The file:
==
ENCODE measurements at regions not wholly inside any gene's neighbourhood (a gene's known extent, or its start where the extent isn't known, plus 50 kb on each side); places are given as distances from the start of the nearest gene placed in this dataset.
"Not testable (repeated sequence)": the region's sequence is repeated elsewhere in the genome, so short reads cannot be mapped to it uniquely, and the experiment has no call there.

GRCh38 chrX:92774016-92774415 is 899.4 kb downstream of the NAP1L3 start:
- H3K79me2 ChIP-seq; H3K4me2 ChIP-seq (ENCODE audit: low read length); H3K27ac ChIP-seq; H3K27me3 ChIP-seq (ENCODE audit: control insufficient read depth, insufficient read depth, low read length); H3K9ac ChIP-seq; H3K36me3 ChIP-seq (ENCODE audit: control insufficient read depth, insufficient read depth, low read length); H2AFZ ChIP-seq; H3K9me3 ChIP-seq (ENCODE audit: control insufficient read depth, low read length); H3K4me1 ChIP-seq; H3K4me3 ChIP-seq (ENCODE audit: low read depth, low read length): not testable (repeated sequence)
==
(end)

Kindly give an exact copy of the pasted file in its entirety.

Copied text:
ENCODE measurements at regions not wholly inside any gene's neighbourhood (a gene's known extent, or its start where the extent isn't known, plus 50 kb on each side); places are given as distances from the start of the nearest gene placed in this dataset.
"Not testable (repeated sequence)": the region's sequence is repeated elsewhere in the genome, so short reads cannot be mapped to it uniquely, and the experiment has no call there.

GRCh38 chrX:92774016-92774415 is 899.4 kb downstream of the NAP1L3 start:
- H3K79me2 ChIP-seq; H3K4me2 ChIP-seq (ENCODE audit: low read length); H3K27ac ChIP-seq; H3K27me3 ChIP-seq (ENCODE audit: control insufficient read depth, insufficient read depth, low read length); H3K9ac ChIP-seq; H3K36me3 ChIP-seq (ENCODE audit: control insufficient read depth, insufficient read depth, low read length); H2AFZ ChIP-seq; H3K9me3 ChIP-seq (ENCODE audit: control insufficient read depth, low read length); H3K4me1 ChIP-seq; H3K4me3 ChIP-seq (ENCODE audit: low read depth, low read length): not testable (repeated sequence)